an interesting paper about a new renderer (http://luisa-render.com) was released recently that benchmarks many different systems and backends.
We are currently looking into performance differences to our own renderer, which looks to be partly related to how polymorphism is compiled in the two systems.
Apart from that, there was another surprising observation in the paper: Figure 6 on page 16 shows a comparison of the same rendering algorithms being compiled on DirectX vs OptiX. There is a consistent near-2x performance difference across scenes.
In any case, I was surprised to see that there is such a difference and wanted to bring it up. The project provides an open source implementation that could likely be used to reproduce those benchmarks.
DirectX and OptiX do have some overlap in the core driver implementation, that’s correct. What that could imply is that there is more work happening in Luisa’s “CUDA” backend implementation compared to their DirectX backend. I would be very hard to speculate without a serious analysis of both backends, and some profiling to understand if Luisa’s CUDA/OptiX backend is going as fast as possible.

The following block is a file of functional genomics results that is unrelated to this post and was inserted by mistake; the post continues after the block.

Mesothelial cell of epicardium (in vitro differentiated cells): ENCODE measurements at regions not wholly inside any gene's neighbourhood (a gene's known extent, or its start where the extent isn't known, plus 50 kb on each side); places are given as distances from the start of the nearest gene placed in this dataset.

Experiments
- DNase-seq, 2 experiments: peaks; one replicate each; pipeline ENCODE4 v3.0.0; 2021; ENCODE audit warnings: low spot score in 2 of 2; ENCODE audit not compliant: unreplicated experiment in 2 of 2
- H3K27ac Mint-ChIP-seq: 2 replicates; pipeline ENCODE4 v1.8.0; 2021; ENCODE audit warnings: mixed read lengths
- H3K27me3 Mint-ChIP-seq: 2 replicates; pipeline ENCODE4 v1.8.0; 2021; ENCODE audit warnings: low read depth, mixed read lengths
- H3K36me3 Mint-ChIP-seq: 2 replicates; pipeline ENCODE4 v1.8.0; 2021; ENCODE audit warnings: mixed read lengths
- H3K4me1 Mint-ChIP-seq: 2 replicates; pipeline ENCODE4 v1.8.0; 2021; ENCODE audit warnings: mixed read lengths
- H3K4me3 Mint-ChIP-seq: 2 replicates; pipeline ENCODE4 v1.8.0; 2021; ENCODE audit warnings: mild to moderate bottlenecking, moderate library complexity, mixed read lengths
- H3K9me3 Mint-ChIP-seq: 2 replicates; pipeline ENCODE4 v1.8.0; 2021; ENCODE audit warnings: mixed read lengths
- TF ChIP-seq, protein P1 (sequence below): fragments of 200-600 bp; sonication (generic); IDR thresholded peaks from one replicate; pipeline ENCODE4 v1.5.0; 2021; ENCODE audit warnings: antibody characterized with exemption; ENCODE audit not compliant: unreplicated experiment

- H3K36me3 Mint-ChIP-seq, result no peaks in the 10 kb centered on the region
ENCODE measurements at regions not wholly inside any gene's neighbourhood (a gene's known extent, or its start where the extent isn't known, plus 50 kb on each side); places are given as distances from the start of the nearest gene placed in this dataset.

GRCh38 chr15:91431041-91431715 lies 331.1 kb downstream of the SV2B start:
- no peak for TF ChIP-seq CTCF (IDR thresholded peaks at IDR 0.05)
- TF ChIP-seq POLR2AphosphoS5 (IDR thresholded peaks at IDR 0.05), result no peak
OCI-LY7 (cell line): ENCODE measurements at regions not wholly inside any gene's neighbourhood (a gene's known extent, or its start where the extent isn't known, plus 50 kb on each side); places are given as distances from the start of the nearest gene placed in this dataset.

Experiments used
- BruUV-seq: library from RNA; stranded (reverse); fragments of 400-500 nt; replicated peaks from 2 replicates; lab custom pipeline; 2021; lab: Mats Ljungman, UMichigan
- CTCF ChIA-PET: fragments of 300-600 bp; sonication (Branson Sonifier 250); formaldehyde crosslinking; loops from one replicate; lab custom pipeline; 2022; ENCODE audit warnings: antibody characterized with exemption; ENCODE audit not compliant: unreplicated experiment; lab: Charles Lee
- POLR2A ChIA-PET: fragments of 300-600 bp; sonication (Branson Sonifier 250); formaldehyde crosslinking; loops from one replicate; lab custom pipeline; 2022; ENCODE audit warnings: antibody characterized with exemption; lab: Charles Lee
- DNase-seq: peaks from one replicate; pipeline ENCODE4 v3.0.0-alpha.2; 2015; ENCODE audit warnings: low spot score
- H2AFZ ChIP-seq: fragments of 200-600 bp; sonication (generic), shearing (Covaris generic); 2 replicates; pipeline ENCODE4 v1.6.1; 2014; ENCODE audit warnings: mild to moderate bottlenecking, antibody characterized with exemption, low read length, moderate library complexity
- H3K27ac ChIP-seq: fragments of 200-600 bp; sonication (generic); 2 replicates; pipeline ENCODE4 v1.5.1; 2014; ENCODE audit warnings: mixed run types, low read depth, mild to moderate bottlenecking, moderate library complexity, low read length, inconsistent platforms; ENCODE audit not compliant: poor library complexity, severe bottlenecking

The author’s explanation for the performance gap is “probably because DirectX is a lower level API featuring inline ray tracing, thus having less overhead.” That might be true, and it could be the complete explanation, or perhaps there is more shader code generated in the OptiX case for some reason. If that is approximately the entire reason, then it will be interesting to see how this changes with the upcoming SER API.
A very brief glance at the Luisa code gives me the impression that the authors are doing the right things and have taken some care, but a complete understand of the performance differences might take longer. It would be useful to verify whether the isolated traversal performance is identical as expected, and if so what the traversal/shading split is and thus what the actual shading-only slowdown is in each case. Since there’s some variance across tests, that might suggest the slowdown could be related to a feature that is used in varying amounts. If the perf gap is primarily shading, then there might be relatively easy ways to isolate whether this perf gap mostly belongs to calling convention differences, or register allocation, or just pure shading code, or something else.